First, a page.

Excellent, convincing argument by Neil Gaiman about the importance of reading, particularly fiction, and of access to libraries. Some of my favorite points include 1. fiction is important to expand the imagination, by promoting thoughts of escapism that will have us readers desiring more, and therefore, being motivated to MAKE more in real life, and 2. libraries being important as havens from children to be exposed to and grow a hunger for reading, without distractions of other things.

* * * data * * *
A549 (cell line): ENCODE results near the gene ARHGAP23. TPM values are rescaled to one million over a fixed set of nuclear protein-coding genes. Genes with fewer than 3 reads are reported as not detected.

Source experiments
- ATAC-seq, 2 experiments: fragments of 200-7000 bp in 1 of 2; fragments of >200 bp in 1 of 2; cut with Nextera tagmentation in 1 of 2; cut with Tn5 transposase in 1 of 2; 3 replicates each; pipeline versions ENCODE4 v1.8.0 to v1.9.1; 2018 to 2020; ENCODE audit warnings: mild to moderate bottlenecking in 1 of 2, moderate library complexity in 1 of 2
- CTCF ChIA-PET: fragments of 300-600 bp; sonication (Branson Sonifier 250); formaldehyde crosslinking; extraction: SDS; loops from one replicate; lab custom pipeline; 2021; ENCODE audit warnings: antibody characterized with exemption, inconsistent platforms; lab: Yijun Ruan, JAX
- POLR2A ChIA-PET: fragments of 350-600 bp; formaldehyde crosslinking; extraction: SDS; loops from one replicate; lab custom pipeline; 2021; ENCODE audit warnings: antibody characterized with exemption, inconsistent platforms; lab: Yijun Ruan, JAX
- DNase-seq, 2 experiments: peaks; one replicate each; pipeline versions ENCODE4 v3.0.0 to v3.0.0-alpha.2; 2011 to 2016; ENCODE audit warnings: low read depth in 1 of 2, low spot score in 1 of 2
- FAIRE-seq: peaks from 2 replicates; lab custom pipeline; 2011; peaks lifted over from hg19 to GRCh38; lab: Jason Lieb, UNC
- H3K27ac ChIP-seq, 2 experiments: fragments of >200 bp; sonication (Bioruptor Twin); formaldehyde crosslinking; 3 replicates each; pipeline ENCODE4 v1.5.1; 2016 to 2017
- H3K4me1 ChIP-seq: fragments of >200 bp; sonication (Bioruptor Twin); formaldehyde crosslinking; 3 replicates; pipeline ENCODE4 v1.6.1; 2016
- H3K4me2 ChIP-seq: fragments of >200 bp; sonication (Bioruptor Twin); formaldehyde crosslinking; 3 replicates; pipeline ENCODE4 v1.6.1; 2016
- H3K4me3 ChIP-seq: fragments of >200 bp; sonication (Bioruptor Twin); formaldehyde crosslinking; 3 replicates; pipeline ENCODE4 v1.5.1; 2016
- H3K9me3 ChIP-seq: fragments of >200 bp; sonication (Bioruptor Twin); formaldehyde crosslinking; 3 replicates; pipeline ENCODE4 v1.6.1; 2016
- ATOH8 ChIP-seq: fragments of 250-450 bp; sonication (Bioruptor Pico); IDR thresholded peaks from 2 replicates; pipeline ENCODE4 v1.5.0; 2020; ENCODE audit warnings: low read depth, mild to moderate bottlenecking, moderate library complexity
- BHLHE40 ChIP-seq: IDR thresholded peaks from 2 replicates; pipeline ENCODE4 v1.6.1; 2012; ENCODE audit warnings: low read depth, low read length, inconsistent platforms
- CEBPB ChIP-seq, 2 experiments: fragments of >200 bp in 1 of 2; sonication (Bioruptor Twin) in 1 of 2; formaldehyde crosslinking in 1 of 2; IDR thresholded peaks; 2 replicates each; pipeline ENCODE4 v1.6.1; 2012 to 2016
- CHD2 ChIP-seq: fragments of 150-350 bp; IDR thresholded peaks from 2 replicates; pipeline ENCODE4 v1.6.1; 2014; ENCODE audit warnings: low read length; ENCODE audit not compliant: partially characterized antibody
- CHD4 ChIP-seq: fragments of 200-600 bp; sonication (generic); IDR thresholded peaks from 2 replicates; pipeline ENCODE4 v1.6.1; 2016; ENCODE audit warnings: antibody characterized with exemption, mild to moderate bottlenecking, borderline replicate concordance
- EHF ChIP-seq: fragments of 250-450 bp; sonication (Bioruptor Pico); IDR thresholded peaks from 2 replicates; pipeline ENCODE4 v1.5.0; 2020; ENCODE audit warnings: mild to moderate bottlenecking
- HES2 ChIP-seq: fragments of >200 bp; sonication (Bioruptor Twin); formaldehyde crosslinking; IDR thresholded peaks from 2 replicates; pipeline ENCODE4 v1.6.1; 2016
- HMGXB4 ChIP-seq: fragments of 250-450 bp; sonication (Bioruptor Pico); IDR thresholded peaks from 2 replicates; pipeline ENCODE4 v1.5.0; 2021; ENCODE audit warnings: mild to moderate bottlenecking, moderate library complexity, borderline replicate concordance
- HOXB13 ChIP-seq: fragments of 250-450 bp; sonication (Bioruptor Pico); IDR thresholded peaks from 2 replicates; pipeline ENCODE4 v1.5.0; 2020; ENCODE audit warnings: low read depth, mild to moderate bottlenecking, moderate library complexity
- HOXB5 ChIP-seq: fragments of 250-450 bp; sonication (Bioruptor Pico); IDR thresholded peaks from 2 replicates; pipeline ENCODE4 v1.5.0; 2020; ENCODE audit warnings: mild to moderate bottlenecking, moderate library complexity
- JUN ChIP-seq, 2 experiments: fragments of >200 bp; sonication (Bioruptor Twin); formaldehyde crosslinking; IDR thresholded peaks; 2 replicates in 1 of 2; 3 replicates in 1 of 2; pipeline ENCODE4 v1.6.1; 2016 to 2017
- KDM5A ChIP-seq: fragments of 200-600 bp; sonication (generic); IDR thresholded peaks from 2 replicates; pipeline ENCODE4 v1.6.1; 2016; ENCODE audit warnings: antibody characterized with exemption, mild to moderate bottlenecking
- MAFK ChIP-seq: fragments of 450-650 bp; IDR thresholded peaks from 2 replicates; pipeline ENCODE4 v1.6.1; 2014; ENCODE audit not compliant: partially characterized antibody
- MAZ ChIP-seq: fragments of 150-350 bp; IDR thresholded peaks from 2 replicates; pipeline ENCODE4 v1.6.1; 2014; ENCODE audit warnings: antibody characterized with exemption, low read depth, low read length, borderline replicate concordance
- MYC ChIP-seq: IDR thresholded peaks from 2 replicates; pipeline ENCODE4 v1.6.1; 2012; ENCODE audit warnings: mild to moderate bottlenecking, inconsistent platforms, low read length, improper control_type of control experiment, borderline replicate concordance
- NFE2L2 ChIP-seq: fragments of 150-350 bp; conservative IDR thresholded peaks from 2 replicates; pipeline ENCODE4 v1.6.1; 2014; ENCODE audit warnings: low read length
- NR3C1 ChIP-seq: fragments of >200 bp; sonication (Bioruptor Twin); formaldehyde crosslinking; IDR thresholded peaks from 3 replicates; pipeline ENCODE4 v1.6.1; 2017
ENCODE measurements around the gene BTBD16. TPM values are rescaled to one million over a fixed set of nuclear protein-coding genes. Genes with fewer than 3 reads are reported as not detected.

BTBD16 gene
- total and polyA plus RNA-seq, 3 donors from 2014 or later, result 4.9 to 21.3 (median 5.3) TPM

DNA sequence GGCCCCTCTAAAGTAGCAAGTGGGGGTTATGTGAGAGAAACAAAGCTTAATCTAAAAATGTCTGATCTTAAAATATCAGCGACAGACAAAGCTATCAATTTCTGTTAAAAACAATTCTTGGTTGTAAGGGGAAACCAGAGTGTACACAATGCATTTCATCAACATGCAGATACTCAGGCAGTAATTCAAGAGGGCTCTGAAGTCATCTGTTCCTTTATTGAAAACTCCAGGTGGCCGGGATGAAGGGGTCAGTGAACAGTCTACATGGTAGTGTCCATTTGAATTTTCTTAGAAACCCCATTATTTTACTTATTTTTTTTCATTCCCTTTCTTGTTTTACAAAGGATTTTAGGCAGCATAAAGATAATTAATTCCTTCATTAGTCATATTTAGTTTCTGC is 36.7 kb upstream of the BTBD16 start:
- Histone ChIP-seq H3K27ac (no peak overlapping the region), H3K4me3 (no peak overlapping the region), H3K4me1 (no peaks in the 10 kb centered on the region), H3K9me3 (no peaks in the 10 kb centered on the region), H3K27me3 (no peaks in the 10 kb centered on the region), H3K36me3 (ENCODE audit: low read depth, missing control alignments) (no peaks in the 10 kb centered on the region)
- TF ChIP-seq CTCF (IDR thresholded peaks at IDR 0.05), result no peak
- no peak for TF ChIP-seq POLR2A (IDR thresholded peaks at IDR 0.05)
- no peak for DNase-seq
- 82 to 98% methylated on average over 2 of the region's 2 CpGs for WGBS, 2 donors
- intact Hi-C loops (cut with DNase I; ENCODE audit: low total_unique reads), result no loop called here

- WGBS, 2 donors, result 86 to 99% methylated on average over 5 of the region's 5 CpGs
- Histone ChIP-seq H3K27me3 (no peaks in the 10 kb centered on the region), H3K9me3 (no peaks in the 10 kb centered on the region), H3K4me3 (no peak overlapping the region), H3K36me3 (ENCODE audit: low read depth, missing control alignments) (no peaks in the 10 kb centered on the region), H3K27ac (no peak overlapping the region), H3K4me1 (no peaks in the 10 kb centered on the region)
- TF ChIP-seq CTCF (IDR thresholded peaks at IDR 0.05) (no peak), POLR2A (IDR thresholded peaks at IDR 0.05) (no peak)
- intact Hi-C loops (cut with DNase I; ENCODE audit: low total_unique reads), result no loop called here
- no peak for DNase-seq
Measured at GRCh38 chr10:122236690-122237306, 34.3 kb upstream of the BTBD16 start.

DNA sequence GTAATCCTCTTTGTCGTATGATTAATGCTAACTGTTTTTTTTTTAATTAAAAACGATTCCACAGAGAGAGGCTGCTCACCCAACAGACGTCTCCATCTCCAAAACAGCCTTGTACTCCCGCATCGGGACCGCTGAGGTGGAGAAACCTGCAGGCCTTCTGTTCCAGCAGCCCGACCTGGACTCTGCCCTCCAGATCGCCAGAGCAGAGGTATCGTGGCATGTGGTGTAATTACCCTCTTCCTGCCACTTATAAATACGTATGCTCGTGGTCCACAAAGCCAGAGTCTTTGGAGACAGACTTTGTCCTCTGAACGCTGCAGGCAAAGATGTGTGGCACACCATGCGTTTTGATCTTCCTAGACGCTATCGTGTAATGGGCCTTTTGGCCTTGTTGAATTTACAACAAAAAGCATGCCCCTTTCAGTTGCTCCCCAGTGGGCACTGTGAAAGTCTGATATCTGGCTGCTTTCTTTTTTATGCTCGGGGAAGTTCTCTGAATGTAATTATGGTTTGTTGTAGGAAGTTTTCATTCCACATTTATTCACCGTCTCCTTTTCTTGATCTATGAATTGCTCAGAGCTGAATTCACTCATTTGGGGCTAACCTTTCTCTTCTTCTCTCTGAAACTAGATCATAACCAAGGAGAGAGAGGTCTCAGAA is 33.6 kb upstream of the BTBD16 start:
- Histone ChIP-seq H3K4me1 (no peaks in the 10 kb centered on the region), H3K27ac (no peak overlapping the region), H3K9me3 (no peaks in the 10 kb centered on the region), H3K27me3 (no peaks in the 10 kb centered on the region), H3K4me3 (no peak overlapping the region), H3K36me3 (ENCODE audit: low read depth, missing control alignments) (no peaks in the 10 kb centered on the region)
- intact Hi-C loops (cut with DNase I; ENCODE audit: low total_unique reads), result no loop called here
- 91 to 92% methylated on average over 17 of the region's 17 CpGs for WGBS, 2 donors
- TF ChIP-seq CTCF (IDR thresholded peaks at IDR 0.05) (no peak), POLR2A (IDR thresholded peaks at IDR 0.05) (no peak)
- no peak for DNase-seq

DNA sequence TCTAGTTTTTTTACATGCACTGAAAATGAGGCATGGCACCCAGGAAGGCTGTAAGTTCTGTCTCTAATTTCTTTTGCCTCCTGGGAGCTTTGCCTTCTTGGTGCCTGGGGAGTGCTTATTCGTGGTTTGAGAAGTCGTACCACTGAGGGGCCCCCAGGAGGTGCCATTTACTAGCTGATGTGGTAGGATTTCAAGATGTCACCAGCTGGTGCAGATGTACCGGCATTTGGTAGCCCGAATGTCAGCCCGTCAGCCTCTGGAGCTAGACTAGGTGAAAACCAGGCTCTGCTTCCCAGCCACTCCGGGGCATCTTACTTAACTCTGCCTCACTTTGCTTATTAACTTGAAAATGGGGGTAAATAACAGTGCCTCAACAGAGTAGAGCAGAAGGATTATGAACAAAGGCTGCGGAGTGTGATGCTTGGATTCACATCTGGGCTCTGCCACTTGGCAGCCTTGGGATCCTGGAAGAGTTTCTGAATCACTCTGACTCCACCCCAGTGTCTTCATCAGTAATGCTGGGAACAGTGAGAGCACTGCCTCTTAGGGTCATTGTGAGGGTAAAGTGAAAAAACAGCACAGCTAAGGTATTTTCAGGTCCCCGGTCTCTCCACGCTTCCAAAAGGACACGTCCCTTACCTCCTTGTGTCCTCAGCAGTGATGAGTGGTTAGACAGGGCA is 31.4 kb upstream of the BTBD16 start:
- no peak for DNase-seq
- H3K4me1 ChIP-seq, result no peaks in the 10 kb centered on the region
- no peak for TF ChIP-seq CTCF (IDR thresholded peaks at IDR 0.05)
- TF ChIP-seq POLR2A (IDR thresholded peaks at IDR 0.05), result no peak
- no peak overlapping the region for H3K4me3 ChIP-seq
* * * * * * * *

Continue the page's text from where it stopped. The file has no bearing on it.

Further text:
To play devil’s advocate, here‘s a commentary/criticism from Lee Seigel written for the New Yorker. Seigel comments on the very real possiblity that we are seriously overthinking the benefits of fiction…or really, of anything in general. As Seigel points out, it is fair to say that you cannot assume ’empathy’ always means the ‘good’ kind of empathy, or that the effects of fiction as argued by Gaiman are attributed purely to fiction. Correlation does not equal causation. In the end however, Seigel’s essay came off more as almost bitter and overly cynical, whereas Gaiman’s is open and welcoming. I mean, I certainly see no HARM in reading fiction vs nonfiction 😛 So I will keep my stance in agreement with Gaiman…the importance of reading must be maintained!